Saturday, May 4, 2024

Victor Grossman: HUMBOLDT AND GAZA


HUMBOLDT AND GAZA

Berlin Bulletin No. 222   May 4 2024

Victor Grossman, Berlin                              wechsler_grossman@yahoo.de

 


No books were burned this time in early May. But there were ironic parallels, some all too alarming!

It was May 10th in Germany's terrible year 1933, Hitler had been in power for hardly three months, when students and staff emptied the university libraries of forbidden books and threw them, an estimated 20,000 books by over a hundred authors, into the flames of a giant bonfire. Most authors were German - Jewish, atheist, liberal, leftist, Bertolt Brecht, Anna Seghers, Sigmund Freud and  Magnus Hirschfeld, but also some foreign works were thrown into the flames – Maxim Gorki, Hemingway, Jack London, Dos Passos.

Ninety-one years later, this May 3rd, just across Berlin's famous Unter den Linden boulevard and in the same university courtyard where those books had once been dragged from, some of today's students – courageous, determined, the total opposite of the Nazis of 1933 - were forcibly hauled away to waiting police vans. The students of 1933 were advocating murder, preparing for the genocide which was to follow. These students of 2024 are protesting against murder and genocide.

The mayor, the authorities claimed that forbidden Hamas slogans were called out, justifying their brutal cuffing and arrests. It is possible that some Arab participants, emotionally moved by news and the pictures from Gaza, may have generalized these feelings. Who knows? And does it matter? This group was not anti-Semitic; it also included Jewish students, a few of them Israeli exiles. The spirit of these first three hundred demonstrators, as in similar scenes at other colleges and universities in Germany and other countries – and so very courageously all over the U.S.A. - was directed against destruction worse than any since 1945, of homes, mosques, churches, libraries, schools and universities in Gaza and against the killing of over 35,000 human beings, a majority of them women and children, and the physical and psychical maiming of so many more.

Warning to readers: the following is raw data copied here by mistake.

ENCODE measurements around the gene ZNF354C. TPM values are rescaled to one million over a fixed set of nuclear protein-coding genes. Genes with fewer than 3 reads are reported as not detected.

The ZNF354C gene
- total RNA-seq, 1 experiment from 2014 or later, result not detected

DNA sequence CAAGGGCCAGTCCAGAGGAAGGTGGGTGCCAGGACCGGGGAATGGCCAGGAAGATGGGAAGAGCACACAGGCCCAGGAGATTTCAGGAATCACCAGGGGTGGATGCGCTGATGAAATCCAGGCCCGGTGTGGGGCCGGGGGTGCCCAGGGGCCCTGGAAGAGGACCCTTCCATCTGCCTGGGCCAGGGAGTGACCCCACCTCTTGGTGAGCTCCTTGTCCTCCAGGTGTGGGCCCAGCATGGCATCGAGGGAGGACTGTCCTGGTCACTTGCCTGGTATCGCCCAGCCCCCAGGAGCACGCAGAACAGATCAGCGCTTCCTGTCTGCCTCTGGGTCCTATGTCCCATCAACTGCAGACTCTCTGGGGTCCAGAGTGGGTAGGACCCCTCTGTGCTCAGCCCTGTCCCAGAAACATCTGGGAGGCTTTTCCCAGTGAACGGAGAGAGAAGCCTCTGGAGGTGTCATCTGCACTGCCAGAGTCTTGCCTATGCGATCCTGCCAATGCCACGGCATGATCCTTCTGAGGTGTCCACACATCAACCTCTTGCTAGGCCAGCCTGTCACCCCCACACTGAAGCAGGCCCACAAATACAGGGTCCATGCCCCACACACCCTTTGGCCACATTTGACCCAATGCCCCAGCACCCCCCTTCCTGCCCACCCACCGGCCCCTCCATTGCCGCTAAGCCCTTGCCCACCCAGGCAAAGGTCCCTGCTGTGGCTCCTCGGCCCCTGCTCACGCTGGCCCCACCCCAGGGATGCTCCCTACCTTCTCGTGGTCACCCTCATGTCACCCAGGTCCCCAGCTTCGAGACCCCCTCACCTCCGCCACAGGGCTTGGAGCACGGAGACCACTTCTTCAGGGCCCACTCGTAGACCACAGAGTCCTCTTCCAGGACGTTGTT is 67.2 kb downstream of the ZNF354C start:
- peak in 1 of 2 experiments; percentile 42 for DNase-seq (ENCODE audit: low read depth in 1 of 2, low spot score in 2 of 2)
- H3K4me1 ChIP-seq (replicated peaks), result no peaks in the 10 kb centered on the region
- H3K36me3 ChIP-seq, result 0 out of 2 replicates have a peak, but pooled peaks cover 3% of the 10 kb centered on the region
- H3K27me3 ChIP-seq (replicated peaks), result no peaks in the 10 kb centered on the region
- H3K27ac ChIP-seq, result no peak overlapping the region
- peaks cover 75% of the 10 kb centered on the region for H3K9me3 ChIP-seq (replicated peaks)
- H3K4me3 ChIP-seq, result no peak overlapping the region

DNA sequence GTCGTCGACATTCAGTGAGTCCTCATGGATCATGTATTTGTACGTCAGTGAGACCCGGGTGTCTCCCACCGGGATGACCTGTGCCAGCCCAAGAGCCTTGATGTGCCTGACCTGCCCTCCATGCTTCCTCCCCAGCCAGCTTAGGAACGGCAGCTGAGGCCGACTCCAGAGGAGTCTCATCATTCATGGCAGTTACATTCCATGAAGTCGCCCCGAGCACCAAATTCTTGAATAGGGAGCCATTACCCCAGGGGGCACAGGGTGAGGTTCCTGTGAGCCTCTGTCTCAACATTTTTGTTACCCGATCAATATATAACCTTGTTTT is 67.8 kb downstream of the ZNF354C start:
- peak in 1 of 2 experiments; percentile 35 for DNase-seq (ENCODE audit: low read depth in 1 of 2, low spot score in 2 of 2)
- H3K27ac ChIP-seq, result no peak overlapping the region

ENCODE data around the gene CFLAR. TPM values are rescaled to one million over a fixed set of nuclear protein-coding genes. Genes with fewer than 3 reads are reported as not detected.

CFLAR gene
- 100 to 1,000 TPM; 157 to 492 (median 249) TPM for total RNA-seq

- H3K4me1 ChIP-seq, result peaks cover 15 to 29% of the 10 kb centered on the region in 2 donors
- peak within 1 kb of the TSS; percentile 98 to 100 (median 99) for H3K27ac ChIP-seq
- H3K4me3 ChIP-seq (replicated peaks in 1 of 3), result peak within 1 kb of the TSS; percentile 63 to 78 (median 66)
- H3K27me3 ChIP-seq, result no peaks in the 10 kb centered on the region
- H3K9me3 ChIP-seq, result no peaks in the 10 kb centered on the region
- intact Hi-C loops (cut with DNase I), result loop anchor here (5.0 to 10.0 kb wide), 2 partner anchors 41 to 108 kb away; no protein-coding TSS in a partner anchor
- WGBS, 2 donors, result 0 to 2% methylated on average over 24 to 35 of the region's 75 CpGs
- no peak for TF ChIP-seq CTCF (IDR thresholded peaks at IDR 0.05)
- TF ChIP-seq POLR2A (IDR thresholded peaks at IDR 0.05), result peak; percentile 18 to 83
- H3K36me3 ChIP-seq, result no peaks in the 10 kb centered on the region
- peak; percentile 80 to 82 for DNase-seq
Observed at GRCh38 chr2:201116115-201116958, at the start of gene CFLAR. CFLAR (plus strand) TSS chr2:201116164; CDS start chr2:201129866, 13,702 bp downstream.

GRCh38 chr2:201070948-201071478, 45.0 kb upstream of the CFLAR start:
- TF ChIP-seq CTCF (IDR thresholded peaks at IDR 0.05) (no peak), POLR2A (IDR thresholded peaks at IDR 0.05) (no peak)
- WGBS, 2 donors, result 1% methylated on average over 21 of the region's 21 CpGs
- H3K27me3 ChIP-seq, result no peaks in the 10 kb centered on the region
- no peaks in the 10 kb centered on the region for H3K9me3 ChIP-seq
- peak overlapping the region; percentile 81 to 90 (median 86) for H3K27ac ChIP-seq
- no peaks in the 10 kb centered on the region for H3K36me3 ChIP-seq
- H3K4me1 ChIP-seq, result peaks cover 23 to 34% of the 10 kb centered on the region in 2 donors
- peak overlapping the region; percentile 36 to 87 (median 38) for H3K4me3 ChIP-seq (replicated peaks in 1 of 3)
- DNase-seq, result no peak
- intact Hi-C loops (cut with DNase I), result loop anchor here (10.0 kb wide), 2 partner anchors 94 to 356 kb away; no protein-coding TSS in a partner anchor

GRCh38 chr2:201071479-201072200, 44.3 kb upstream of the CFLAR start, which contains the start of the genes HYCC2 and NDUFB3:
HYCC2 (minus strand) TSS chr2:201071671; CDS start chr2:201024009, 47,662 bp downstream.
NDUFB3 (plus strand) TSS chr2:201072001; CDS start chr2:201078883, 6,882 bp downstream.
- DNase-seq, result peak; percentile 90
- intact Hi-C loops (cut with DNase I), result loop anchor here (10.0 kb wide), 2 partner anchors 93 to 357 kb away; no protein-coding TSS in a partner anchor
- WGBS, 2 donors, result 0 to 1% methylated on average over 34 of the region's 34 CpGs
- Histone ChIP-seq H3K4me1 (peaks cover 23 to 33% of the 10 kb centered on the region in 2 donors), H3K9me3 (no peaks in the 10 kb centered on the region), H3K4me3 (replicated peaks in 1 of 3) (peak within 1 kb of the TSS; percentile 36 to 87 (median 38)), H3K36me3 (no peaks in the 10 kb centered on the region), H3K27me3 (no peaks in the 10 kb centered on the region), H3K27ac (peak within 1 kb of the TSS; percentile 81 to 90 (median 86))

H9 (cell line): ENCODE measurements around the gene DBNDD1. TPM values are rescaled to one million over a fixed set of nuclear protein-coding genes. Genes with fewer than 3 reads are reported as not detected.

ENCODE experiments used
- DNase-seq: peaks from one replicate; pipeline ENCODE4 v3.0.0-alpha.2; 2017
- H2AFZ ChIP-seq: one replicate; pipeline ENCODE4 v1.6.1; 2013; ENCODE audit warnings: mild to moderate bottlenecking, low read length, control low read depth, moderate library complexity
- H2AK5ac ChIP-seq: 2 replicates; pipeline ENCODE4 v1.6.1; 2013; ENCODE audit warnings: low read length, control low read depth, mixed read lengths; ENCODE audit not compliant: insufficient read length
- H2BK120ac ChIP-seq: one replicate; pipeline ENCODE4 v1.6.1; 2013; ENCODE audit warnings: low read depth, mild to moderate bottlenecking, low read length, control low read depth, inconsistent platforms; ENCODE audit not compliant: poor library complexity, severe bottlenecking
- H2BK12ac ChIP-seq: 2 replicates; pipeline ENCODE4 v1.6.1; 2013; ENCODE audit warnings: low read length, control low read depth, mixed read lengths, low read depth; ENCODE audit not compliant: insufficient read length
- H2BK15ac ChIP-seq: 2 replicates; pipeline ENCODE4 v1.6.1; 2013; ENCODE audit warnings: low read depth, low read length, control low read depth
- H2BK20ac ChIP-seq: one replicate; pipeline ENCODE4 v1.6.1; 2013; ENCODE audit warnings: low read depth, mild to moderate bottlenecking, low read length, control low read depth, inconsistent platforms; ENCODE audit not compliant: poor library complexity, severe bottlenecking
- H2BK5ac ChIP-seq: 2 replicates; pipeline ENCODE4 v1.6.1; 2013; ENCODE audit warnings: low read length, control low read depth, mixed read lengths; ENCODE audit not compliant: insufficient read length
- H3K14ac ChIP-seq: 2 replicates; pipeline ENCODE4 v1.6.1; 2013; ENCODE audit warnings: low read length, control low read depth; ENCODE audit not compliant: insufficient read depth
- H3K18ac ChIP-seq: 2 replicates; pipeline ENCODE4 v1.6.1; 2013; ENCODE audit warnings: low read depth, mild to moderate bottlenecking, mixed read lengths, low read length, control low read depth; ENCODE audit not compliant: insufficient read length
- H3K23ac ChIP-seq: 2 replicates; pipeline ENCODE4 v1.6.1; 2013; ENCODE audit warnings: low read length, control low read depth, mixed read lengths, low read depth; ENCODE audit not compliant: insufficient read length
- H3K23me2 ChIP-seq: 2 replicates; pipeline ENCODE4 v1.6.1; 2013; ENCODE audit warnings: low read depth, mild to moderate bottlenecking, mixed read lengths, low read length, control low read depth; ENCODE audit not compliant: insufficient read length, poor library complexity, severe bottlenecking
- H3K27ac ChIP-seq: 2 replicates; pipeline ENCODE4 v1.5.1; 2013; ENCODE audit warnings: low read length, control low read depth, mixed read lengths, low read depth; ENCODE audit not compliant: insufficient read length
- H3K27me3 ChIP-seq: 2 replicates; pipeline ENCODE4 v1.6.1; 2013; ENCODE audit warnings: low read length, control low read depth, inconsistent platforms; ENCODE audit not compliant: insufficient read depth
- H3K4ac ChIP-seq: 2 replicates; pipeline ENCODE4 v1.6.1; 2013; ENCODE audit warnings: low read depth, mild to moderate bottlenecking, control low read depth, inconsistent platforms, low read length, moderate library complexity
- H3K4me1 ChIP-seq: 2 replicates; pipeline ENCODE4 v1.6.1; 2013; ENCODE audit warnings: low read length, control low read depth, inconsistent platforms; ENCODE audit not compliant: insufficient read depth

But these demonstrations, now growing rapidly in number, were more than that. For many they also expressed protest at the entire scene now engulfing Germany, and not only Germany. Hatred is in the air, with century-old feelings of superiority over "inferior" people, growing pressure to build ever more destructive weapons and prepare to use them – always, of course "in justified self-defense," whether in Gaza, in Lithuania, Estonia or for blockades against human beings at frontiers in Texas, Arizona or along Mediterranean seashores. And with this hatred there were mounting pressures for conformity. Don't rock the boat – or else! Such trends are gaining strength, aiming at the accession of total power, and not only with the obviously far-right groups! For so many of the proper, accepted leaders have ties with the billionaire profiteers thrilling at new conflicts and more mansions, jets, yachts.

It is the new spirit of protest against these trends, the hunt for new answers, which has dominant circles worried, even fearsome. That is why they send police into Hind's Hall or the courtyard of Humboldt University. Sometimes they prevail and can break resistance, sometimes local victories can be won. But it is the long-awaited movement which counts, and its match-up with equally courageous workers at auto plants, at Walmart or Starbuck shops or in Central Africa and Central America.

There is an added irony; the site of Friday's protest was the courtyard of Humboldt University in East Berlin, given that name soon after the defeat of the Nazis and the liberation of Berlin by the Red Army on May 8th 1945. Looking down upon today's fighters is the statue of  Alexander von Humboldt, a great scientist and explorer, who ardently opposed the slavery he saw in Latin America and the U.S.A. in the 1820s - and oppression everywhere. A worthy patron. And inside the handsome building (where Albert Einstein once taught) and despite many changes in the university's character over the years, one sentence has been saved, in golden letters above a wide central staircase. It was written by another famous man, who once studied here, and it might also be considered as very relevant. The author was none other than Karl Marx. The words were: "Philosophers have hitherto only interpreted the world in various ways; the point, however, is to change it." Perhaps it is fear of the revival of such a spirit which has caused the mayor and many politicians to become so angry and worried and to send in the police.  Let us hope the better analogies are models, not the frightening ones!